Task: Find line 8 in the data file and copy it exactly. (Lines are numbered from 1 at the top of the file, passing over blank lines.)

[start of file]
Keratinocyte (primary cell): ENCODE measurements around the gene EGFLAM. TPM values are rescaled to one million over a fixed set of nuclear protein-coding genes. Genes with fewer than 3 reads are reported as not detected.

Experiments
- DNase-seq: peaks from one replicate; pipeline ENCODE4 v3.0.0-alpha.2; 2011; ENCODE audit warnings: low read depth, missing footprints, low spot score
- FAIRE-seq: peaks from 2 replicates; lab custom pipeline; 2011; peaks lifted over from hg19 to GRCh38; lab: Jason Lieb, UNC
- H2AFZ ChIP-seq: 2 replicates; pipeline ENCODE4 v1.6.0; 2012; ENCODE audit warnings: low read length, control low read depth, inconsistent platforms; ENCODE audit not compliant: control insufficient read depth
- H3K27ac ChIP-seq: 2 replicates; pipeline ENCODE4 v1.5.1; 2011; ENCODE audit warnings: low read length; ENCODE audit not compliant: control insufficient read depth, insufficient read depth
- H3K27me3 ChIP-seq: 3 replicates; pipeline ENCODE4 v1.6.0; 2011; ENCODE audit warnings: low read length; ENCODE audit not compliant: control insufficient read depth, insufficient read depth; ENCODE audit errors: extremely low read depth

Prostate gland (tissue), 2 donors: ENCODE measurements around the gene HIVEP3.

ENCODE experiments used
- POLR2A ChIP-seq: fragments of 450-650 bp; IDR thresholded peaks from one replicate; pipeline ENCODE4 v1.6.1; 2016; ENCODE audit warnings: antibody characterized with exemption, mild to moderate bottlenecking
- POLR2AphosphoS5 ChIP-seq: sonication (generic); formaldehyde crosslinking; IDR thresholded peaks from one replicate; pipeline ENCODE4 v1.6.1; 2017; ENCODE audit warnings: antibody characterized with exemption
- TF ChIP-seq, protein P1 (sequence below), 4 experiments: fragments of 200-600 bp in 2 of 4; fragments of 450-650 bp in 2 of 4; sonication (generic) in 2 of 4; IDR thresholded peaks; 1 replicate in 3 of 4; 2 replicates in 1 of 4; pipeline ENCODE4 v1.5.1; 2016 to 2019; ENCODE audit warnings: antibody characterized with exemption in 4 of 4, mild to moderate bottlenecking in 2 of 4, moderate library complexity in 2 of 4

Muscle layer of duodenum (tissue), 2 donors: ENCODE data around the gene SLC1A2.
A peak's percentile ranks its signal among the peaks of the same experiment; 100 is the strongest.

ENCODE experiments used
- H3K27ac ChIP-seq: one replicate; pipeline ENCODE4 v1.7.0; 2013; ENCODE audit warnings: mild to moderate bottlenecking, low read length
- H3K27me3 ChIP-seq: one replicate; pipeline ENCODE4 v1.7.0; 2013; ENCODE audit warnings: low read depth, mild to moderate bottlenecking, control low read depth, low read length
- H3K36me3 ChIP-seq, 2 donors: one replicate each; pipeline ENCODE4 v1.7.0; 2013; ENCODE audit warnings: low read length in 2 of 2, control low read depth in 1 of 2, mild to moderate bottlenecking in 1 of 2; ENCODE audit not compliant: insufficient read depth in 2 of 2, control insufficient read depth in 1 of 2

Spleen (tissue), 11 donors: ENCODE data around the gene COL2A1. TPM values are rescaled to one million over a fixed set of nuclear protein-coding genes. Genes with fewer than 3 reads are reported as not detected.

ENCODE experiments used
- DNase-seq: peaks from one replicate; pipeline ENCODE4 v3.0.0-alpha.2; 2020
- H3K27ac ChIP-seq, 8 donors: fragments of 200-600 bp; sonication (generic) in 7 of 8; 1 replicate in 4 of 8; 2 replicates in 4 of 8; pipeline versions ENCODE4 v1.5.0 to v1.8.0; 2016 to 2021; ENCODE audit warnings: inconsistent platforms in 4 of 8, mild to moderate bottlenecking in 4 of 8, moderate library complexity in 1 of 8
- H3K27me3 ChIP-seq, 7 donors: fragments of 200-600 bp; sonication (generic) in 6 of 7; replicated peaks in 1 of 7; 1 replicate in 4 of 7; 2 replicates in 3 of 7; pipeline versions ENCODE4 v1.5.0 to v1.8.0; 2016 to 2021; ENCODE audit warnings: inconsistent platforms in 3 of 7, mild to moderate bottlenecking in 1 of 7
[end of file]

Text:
Prostate gland (tissue), 2 donors: ENCODE measurements around the gene HIVEP3.